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White Collar Crime

Are More Law Firms in IRS Sights in Ongoing Tax Shelter Probe?

Posted Sep 12, 2008 7:02 PM CDT
By Martha Neil

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A former Arnold & Porter partner's guilty plea yesterday in a criminal case over the opinion letters he wrote about Ernst & Young tax shelters concludes the matter as far as he and the firm—which paid an undisclosed fine to avoid prosecution—are concerned.

But there may well be more action in the ongoing IRS tax shelter investigation involving lawyers at different law firms, predicts the Am Law Daily.

"Lawyers at those firms—it's unclear how many may be involved—are under investigation for doing the same thing that got [Peter] Cinquegrani into trouble: helping the richest of the rich illegally hide millions in taxable income in complex tax shelters," the law blog writes.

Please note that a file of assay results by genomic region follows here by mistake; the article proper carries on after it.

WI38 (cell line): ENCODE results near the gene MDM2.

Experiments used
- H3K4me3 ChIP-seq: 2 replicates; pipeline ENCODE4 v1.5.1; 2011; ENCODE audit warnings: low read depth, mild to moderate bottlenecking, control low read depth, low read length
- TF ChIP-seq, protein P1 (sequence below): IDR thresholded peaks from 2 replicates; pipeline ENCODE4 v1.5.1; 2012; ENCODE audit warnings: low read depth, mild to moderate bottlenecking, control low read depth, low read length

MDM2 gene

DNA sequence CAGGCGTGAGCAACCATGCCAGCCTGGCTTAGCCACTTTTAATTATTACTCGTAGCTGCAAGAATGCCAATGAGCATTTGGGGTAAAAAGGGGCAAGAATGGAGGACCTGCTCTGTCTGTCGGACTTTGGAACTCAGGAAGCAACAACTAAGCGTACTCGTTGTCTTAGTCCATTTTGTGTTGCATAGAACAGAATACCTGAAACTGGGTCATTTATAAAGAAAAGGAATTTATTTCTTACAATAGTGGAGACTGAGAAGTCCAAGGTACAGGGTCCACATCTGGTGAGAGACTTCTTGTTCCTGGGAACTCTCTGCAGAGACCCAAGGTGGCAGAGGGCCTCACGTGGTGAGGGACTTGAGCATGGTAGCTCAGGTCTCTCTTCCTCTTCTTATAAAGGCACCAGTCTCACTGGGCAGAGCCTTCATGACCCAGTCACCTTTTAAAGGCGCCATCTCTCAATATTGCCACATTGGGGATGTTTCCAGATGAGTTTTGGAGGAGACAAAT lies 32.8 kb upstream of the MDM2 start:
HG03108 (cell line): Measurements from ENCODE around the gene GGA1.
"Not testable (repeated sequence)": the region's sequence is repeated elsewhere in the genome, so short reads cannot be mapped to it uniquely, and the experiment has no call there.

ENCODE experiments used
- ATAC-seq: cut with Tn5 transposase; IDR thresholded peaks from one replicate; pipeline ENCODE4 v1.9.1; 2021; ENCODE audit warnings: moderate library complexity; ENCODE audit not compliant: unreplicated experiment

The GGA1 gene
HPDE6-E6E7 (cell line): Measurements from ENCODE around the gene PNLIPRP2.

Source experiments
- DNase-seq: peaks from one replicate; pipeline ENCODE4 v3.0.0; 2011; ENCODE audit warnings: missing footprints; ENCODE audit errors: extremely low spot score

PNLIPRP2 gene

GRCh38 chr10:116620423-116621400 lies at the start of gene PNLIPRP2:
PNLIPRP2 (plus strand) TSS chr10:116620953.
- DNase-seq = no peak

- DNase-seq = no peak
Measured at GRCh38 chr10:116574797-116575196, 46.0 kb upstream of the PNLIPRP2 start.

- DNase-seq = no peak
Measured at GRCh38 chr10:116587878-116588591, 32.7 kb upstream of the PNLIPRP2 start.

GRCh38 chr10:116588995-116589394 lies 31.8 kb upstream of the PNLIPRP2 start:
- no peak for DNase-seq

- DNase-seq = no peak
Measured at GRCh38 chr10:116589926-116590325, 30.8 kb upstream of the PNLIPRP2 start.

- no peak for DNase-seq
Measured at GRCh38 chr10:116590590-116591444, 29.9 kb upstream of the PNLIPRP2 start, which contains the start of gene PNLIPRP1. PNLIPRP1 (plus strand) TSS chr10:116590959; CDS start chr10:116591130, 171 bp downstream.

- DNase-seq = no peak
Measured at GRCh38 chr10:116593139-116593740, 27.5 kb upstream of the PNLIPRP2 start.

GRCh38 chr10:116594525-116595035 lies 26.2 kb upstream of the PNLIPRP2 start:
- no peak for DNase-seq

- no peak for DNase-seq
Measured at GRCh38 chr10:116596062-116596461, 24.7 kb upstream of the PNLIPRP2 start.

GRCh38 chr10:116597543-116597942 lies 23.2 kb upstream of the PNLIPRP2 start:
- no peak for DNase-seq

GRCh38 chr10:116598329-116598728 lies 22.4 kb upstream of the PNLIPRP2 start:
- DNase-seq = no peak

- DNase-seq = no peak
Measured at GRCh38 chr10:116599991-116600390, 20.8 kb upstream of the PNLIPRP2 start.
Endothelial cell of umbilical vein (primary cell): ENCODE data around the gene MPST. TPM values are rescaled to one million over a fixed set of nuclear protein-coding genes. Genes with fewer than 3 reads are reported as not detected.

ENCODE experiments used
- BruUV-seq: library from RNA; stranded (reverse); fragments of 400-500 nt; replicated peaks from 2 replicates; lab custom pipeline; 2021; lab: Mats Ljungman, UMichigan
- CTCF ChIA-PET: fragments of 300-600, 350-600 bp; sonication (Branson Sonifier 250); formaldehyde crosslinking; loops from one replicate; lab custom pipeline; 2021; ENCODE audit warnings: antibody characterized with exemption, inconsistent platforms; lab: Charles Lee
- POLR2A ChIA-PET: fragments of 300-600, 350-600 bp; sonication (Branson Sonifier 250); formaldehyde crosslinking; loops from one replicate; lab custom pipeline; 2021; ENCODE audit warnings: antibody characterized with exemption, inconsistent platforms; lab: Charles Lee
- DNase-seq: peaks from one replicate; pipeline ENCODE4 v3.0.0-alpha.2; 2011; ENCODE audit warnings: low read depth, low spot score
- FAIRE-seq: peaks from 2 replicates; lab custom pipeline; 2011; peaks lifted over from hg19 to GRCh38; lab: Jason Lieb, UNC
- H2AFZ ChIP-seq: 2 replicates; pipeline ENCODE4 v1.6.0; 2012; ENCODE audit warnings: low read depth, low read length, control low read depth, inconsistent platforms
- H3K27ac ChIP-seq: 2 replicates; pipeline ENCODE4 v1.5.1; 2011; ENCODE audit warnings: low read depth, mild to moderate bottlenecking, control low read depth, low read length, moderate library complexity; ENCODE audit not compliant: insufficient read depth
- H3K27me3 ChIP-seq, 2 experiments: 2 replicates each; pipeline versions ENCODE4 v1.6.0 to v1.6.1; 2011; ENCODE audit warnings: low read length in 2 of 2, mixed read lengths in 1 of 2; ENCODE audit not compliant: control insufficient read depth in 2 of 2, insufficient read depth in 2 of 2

Meanwhile, a trial is likely later this year in the case against former Sidley Austin partner R.J. Ruble. Fired by the firm in 2003, he "earned $50,000 a pop for writing about 600 letters that gave his blessing to the illegal tax shelters," the blog recounts. Sidley avoided criminal charges by paying the IRS a $39.4 million fine.

Related coverage:

ABAJournal.com: "Former Arnold & Porter Partner Pleads Guilty in Tax Shelter Case"

ABAJournal.com (2007): "Tax Shelter Probe Points to More Attys"

ABAJournal.com (2007): "Sidley Austin to Pay $39 Million"

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